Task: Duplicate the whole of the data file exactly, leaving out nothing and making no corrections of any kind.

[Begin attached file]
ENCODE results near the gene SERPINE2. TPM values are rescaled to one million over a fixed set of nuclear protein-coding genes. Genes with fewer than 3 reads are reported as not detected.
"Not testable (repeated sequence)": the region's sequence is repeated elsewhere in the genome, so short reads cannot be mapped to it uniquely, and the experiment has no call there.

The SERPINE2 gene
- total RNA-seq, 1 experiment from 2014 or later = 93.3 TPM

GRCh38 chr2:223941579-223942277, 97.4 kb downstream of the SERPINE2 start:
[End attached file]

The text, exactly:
ENCODE results near the gene SERPINE2. TPM values are rescaled to one million over a fixed set of nuclear protein-coding genes. Genes with fewer than 3 reads are reported as not detected.
"Not testable (repeated sequence)": the region's sequence is repeated elsewhere in the genome, so short reads cannot be mapped to it uniquely, and the experiment has no call there.

The SERPINE2 gene
- total RNA-seq, 1 experiment from 2014 or later = 93.3 TPM

GRCh38 chr2:223941579-223942277, 97.4 kb downstream of the SERPINE2 start: